Hansen refers to sociological studies of evangelical Christian young people that label their default view of God as “Moralistic Therapeutic Deism”6 — a fancy term for a vision of God as a grandfatherly figure in heaven who demands perfection but always forgives anyway. This “God” is both a judge and a self-esteem coach. He cannot be pleased but he always forgives. This is a weak and thin vision of God by historical Christian standards, and many young Christians have figured that out and turned to the only alternative available to them — the strong and thick doctrines of Calvinism.
Hansen指的是對於福音派基督徒年輕人的社會性研究，他們的神論乃是『道德性並治療性自然神論（Moralistic Therapeutic Deism）』——一個花俏的詞彙，認為神是一個像爺爺般的人物坐在天上，要求完美，但總是神面。這位『神』同時是審判官，也是自視甚高的教練。無法取悅祂，但是祂總是赦免。根據基督教的歷史標準而言，這種對神的看法是薄弱並淺薄的，許多青年基督徒發現並轉向他們唯一的另一個選擇——強健並厚實的加爾文主義教義。
As a veteran teacher of Christian college and university students, I accept this critique of much contemporary evangelical church life and preaching. Far too many Christian youth grow up with almost no biblical or theological knowledge, thinking that God exists for their comfort and success in life even if he lays down a law nobody can really live up to. like a kindly grandfather who dotes on his preteen progeny while decrying their bad grades, God may be disappointed in us but his whole goal is to make us fulfilled anyway.
That may be something of a caricature; few evangelical pastors or teachers would say that. But my experience resonates with what Hansen argues — that somehow or other most evangelical Christian young people manage to latch onto such a picture of God and fail entirely to plumb the riches of either the Bible or Christian theology to deepen their understanding of themselves and God. so many of the brightest and best become vaguely aware that something is missing in their spiritual upbringing, and when they hear the message of Calvinism, they latch onto it as their lifeboat from watery, culturally accommodated spirituality. Who can blame them? However, Calvinism isn’t the only alternative; most of them know little to nothing about either its weaknesses or historically rich, biblically faithful, and more reasonable alternative theologies.
By now readers may be wondering if this new Calvinism phenomenon is a youth fad that popped up out of nowhere. I’ve already strongly hinted that’s not the case. But something new is afoot in it — the appeal of a very old theology to a very young audience. Calvinism and Reformed theology (the distinction and relationship of those terms will be unpacked in chapter 2) used to be considered largely a Christian tradition of mostly old people. Years ago even many evangelical Christians thought of Calvinism as almost confined to the Dutch enclaves of Grand Rapids, Michigan, and Pella, Iowa (and similar communities populated mainly by Dutch immigrants). Holland was, after all, a country where Calvinism especially caught on. Grand Rapids sports a number of influential Calvinist institutions such as Calvin College and seminary, several Reformed-leaning publishers, and numerous large Calvinist churches. In Pella, Iowa, the scene of a well-attended, annual TULIP festival, one can find First, second, and Third Reformed churches within blocks of each other. And the town boasts the fine Central College — a Reformed liberal arts school.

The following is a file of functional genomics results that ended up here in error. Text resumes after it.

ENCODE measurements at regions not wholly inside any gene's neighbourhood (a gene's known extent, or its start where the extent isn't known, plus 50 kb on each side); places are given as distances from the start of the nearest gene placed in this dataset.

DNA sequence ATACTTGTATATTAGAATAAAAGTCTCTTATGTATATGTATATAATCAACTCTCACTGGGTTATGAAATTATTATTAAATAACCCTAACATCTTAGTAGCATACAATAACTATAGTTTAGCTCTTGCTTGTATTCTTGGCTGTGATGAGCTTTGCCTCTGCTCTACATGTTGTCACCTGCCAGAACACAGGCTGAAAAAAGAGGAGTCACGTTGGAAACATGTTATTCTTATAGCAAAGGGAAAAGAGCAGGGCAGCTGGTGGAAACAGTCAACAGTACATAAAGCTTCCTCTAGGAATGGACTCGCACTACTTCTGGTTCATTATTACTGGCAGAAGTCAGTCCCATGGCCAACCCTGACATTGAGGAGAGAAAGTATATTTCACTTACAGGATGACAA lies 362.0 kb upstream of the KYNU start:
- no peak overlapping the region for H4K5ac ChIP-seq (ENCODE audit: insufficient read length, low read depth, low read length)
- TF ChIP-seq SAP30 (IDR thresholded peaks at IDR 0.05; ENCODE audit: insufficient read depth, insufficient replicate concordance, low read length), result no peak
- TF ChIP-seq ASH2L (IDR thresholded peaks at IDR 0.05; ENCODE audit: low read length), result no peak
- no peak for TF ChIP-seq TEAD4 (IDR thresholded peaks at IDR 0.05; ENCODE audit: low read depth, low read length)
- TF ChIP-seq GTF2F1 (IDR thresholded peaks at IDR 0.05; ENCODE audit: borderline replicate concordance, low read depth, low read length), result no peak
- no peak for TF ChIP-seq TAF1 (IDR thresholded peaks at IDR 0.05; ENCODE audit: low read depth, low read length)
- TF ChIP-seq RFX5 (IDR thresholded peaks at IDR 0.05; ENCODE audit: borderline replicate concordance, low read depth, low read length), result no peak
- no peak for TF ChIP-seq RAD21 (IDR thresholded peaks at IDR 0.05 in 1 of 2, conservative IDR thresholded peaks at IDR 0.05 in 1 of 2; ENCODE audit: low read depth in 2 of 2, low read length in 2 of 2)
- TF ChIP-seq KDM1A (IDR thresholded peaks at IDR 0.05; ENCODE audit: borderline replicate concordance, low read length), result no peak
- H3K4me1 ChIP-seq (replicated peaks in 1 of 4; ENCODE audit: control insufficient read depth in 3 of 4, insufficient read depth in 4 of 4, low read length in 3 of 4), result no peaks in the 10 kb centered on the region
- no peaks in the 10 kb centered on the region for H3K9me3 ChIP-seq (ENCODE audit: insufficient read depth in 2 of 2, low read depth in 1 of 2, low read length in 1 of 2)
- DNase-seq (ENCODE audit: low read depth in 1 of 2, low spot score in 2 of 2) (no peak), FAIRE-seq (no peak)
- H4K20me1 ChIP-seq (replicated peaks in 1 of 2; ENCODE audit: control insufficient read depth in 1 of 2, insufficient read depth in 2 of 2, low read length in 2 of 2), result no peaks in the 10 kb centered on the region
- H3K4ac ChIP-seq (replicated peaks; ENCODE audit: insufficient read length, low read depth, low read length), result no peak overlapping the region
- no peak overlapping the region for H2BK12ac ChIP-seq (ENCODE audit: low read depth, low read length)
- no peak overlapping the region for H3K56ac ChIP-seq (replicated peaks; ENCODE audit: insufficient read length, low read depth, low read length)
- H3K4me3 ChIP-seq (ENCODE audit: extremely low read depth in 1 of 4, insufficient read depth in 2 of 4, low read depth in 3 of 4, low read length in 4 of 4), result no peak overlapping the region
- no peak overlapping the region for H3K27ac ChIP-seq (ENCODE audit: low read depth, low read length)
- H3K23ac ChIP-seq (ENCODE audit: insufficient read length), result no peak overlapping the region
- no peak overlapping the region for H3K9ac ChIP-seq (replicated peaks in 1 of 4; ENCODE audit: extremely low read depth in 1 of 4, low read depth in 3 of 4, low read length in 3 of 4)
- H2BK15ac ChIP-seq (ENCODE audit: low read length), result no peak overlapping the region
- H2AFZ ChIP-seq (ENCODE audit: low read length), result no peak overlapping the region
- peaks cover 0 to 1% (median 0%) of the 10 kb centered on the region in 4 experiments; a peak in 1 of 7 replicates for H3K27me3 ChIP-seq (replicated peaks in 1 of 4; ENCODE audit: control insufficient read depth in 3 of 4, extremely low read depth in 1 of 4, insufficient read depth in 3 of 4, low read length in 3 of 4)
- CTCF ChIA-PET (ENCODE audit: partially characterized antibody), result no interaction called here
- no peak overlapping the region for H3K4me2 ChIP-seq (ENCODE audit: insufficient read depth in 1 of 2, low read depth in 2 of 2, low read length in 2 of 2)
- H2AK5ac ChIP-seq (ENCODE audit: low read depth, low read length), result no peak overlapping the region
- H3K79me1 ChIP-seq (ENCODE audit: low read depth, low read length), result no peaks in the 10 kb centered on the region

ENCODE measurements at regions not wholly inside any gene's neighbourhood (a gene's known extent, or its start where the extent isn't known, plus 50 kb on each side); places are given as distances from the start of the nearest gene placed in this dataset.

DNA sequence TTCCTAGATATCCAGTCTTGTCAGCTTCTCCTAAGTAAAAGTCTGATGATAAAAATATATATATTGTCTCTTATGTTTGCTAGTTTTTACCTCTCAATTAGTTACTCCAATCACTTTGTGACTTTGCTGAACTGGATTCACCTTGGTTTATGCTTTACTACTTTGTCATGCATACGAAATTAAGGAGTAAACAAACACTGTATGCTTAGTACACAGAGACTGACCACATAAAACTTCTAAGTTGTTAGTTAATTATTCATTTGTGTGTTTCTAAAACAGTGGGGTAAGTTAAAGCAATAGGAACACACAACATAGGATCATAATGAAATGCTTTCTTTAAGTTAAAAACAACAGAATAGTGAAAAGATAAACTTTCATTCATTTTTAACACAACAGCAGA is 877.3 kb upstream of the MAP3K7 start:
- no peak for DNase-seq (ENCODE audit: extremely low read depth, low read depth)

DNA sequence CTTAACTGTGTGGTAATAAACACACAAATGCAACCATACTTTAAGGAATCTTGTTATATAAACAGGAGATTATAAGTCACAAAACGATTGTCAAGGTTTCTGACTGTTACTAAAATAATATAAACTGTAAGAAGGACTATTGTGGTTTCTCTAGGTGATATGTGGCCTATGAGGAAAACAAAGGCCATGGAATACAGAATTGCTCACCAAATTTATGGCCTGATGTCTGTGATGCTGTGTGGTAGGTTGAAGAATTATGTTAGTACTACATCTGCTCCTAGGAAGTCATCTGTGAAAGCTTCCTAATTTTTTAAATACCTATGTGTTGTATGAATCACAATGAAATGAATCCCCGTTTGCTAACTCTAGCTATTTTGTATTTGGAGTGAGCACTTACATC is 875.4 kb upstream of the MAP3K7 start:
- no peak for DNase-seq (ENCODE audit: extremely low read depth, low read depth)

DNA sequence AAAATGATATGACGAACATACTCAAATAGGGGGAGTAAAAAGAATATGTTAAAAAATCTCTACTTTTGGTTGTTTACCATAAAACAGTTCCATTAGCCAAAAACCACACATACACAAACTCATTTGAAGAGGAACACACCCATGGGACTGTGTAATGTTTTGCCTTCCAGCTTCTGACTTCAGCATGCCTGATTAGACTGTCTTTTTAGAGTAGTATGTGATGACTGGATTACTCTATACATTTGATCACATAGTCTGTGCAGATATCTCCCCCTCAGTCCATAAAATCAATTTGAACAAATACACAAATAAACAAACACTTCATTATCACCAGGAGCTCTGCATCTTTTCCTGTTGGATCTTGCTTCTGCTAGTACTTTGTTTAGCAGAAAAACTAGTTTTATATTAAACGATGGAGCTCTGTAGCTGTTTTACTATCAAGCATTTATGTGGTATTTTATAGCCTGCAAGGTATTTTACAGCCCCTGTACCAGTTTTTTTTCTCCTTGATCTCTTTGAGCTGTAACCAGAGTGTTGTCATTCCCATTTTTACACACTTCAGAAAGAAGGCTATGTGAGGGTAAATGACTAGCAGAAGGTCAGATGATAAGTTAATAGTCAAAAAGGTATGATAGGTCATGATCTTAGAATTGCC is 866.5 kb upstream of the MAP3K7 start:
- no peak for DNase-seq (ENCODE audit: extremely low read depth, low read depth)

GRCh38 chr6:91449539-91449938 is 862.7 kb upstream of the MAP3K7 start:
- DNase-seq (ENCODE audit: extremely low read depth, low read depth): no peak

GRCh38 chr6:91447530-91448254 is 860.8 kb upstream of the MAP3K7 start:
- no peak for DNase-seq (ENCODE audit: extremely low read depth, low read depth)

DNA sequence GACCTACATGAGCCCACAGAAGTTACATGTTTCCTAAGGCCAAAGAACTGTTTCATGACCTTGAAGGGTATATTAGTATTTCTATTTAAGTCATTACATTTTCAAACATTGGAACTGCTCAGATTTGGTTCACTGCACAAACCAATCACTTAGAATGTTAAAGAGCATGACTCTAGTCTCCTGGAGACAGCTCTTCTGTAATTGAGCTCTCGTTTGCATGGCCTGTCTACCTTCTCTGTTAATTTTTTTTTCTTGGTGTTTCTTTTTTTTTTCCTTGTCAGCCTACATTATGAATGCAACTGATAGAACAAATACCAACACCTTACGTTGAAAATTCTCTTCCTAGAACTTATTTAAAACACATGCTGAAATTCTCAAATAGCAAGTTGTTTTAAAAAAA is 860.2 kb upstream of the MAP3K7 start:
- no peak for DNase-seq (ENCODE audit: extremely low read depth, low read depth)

讀者如今可能會感覺器官，如果這個新加爾文主義的現象是不是一個不知道從那裡冒出來的，屬於年輕人的流行現象。我已經暗示過，並不是這樣。有一種新的事物正在發展中——向一群非常年輕的聽眾訴諸一個非常古老的神學。加爾文主義和改革宗神學（我在第二章中會進一步解釋兩者間的區別於關係）曾經被被認為屬於非常老年的基督徒人口的傳統。許多年前，甚至許多福音派基督徒認為加爾文主義基本上只限於密西根的Grand Rapids和愛荷華的Pella這兩款荷蘭國的飛地（並其他由荷蘭移民定居的類似群體。）別忘了，荷蘭是一個加爾文主義特別盛行的國家。Grand Rapids則擁有好幾個非常具有影響力的改革宗機構，就像加爾文學院與神學院，好幾個傾向改革宗的出版商，並好幾個大型的加爾文主義教會。在愛荷華的Pella，則舉辦了年度性的，大規避的TULIP慶祝大會，人們可以在每一個街區中發現，第一、第二和第三改革宗教會。那個城市也已一所很好的核心大學為榮——一個改革宗的文科大學。
All that is by no means meant to demean Reformed churches or Calvinist theology; they have a rich historical tradition and a major presence within American evangelical Christianity. Many leading evangelical leaders and thinkers have been Reformed since the days of the Puritans (who were english Calvinists). However, for several generations during the twentieth century Calvinism’s vitality seemed to be waning. one can sense that in the defensive tones of lofty Calvinist theologian Loraine Boettner’s (1901 – 1990) massive tome, The Reformed Doctrine of Predestination.7 (Boettner’s book was long treated as a magisterial source on high Calvinism by numerous Reformed Christians even though more popularly written books that espouse the same theology have largely eclipsed it.)